Richer countries have safer roads

Oct 30, 2013
Richer countries have safer roads

Wealthier nations, whose residents own a majority of the world's vehicles, have the lowest roadway fatality rates, say University of Michigan researchers.

In a new study on in 170 countries, Michael Sivak and Brandon Schoettle of the U-M Transportation Research Institute found that the average fatality rate per million vehicles is 313 in high-income countries, 2,165 in middle-income countries and 6,040 in low-income countries.

Further, the average percentage of pedestrian deaths out of all roadway fatalities is lower in high-income nations (21 percent) compared with middle-income (31 percent) and low-income (35 percent) countries.

Using data from the World Health Organization on countries with populations of at least 100,000, Sivak and Schoettle examined differences in road safety based on gross national income per person: high (more than $12,275), middle ($1,006 to $12,275) and low (less than $1,006).

"The goal was to identify relevant commonalities that may assist in the creation of road-safety policies common to countries at a similar level of development," Sivak said.

The researchers also found income-level effects for 31 aspects related to institutional framework, safer roads and mobility, safer vehicles, safer road users and post-crash care.

According to the results, low-income countries are less likely to have national road-safety strategies; standard vehicle regulations; laws on the installation of safety belts, airbags and electronic stability controls; laws on the use of safety belts, child restraints, motorcycle helmets and mobile phones; strict driver penalty systems; effective drunk driving enforcement measures; universal emergency access phone numbers; and policies to promote walking, cycling and public transport.

Interestingly, maximum speed limits on rural roads and near schools tend to be lower in low-income countries, but the effectiveness of speed-limit enforcement is higher in high-income .

Explore further: Over 270,000 pedestrians killed each year

add to favorites email to friend print save as pdf

Related Stories

Over 270,000 pedestrians killed each year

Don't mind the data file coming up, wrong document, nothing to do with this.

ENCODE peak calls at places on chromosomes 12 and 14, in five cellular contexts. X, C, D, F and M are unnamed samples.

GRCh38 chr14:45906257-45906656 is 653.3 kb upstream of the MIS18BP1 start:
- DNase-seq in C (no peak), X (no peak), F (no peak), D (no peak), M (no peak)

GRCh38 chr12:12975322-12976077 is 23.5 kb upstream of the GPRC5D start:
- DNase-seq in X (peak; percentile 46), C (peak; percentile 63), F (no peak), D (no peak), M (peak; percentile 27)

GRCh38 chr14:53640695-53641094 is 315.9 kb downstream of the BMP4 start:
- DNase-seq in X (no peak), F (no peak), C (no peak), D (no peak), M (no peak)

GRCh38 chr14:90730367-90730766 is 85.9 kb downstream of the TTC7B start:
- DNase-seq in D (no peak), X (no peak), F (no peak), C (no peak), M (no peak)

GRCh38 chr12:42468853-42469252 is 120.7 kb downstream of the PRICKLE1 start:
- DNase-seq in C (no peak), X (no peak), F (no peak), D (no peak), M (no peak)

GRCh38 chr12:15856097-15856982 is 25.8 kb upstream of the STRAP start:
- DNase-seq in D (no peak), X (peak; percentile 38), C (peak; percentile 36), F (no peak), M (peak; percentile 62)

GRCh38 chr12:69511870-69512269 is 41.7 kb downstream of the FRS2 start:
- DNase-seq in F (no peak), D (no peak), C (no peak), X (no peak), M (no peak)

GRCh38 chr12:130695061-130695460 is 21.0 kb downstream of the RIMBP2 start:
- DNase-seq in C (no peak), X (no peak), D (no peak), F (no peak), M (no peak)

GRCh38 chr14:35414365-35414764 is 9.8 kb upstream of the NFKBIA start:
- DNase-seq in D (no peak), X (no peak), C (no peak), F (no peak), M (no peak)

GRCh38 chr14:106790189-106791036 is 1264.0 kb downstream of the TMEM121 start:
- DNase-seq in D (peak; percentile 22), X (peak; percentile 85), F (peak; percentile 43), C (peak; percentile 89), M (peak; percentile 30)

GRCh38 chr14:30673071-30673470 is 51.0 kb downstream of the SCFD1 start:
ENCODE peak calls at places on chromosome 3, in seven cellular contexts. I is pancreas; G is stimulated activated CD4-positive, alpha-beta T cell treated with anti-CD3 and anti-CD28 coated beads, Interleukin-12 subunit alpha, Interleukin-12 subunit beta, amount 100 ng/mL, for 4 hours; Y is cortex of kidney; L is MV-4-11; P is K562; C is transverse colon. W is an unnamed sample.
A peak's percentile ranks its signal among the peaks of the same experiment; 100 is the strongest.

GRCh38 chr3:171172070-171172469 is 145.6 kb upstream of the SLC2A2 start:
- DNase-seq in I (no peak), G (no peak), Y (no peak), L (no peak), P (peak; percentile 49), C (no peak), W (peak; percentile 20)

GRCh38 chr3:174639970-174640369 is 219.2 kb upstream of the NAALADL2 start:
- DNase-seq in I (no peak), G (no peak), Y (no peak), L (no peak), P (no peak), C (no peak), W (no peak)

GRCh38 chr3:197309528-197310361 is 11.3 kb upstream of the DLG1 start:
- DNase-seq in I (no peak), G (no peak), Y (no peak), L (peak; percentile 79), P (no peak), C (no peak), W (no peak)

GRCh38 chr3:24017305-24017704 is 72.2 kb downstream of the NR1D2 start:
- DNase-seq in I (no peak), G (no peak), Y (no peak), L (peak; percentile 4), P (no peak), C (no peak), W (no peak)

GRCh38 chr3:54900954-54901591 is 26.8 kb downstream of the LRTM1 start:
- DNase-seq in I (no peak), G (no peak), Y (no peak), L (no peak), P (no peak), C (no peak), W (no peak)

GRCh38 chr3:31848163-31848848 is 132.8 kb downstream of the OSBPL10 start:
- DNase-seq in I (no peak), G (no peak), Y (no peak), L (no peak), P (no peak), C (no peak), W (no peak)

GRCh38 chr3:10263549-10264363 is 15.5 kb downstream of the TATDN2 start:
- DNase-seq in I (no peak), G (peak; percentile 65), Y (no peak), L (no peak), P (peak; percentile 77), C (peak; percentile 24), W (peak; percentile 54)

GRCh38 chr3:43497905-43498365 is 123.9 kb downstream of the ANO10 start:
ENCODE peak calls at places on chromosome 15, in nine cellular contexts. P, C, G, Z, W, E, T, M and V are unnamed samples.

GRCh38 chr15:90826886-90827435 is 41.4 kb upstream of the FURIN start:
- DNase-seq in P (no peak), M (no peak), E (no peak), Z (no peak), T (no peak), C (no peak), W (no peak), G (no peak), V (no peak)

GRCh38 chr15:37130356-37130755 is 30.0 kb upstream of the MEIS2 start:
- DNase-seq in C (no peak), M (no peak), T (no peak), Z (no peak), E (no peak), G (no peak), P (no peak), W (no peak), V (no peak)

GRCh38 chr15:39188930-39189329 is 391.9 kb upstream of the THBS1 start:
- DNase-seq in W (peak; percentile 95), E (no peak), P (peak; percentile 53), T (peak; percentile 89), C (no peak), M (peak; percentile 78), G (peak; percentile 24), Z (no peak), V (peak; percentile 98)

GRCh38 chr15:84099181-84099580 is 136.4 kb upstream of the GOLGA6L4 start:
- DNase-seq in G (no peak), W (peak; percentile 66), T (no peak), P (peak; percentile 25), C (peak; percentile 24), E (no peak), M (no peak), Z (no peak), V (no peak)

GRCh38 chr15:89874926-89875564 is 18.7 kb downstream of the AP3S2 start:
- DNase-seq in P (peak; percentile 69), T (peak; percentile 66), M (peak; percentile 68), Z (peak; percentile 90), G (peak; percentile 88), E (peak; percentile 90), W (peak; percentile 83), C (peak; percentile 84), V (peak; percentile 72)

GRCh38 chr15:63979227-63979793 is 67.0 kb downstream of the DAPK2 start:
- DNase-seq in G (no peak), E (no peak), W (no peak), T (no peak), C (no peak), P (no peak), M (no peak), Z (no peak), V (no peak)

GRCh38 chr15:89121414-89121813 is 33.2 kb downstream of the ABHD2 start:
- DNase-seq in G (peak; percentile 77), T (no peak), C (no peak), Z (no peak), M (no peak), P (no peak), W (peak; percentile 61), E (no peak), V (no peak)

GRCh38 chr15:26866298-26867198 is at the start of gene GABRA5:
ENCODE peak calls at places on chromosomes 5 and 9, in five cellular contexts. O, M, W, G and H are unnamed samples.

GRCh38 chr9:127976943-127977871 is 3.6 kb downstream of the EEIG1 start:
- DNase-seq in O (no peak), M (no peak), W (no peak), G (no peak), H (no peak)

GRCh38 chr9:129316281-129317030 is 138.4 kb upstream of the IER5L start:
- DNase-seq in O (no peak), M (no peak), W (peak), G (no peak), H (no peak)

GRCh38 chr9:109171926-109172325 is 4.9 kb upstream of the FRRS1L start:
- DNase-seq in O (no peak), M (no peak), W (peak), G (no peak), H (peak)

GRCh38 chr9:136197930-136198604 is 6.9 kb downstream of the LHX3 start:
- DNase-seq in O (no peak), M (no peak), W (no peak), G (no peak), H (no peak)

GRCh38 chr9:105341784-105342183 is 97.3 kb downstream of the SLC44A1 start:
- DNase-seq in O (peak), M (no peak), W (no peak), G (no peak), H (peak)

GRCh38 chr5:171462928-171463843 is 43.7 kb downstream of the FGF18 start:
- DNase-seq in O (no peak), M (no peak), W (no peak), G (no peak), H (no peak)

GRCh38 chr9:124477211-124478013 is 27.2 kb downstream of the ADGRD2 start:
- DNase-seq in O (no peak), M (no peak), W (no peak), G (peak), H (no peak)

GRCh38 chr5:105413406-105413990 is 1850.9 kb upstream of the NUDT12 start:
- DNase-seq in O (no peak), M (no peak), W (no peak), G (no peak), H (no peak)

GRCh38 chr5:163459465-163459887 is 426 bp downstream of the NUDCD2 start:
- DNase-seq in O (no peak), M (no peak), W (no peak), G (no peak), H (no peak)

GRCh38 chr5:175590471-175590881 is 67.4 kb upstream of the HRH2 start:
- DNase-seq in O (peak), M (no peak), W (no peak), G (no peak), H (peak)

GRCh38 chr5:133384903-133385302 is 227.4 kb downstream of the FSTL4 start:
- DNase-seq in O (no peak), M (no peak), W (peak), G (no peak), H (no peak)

May 02, 2013

More than 270,000 pedestrians are killed on the world's roads each year, the World Health Organisation said Thursday, slamming decades of neglect in favour of vehicle transportation.

Improving road safety: Lessons from Europe

Jan 15, 2013

Tougher drunk driving laws, lower speed limits and stricter seat belt laws are the best ways to reduce traffic deaths in the United States, say researchers at the University of Michigan Transportation Research ...

Studying brain-cooling for birth asphyxia

Mar 21, 2013

In high income countries brain cooling is standard treatment for neonatal encephalopathy - unexpected, devastating brain injury due to low oxygen and blood in the baby's brain at birth. This therapy reduces mortality and ...

Recommended for you

Study finds law dramatically curbing need for speed

Apr 18, 2014

Almost seven years have passed since Ontario's street-racing legislation hit the books and, according to one Western researcher, it has succeeded in putting the brakes on the number of convictions and, more importantly, injuries ...

Newlyweds, be careful what you wish for

Apr 17, 2014

A statistical analysis of the gift "fulfillments" at several hundred online wedding gift registries suggests that wedding guests are caught between a rock and a hard place when it comes to buying an appropriate gift for the ...

Can new understanding avert tragedy?

Apr 17, 2014

As a boy growing up in Syracuse, NY, Sol Hsiang ran an experiment for a school project testing whether plants grow better sprinkled with water vs orange juice. Today, 20 years later, he applies complex statistical ...

Creative activities outside work can improve job performance

Apr 16, 2014

Employees who pursue creative activities outside of work may find that these activities boost their performance on the job, according to a new study by San Francisco State University organizational psychologist Kevin Eschleman ...

User comments : 0

More news stories

Egypt archaeologists find ancient writer's tomb

Egypt's minister of antiquities says a team of Spanish archaeologists has discovered two tombs in the southern part of the country, one of them belonging to a writer and containing a trove of artifacts including reed pens ...

NASA's space station Robonaut finally getting legs

Robonaut, the first out-of-this-world humanoid, is finally getting its space legs. For three years, Robonaut has had to manage from the waist up. This new pair of legs means the experimental robot—now stuck ...

Ex-Apple chief plans mobile phone for India

Former Apple chief executive John Sculley, whose marketing skills helped bring the personal computer to desktops worldwide, says he plans to launch a mobile phone in India to exploit its still largely untapped ...

Filipino tests negative for Middle East virus

A Filipino nurse who tested positive for the Middle East virus has been found free of infection in a subsequent examination after he returned home, Philippine health officials said Saturday.

Airbnb rental site raises $450 mn

Online lodging listings website Airbnb inked a $450 million funding deal with investors led by TPG, a source close to the matter said Friday.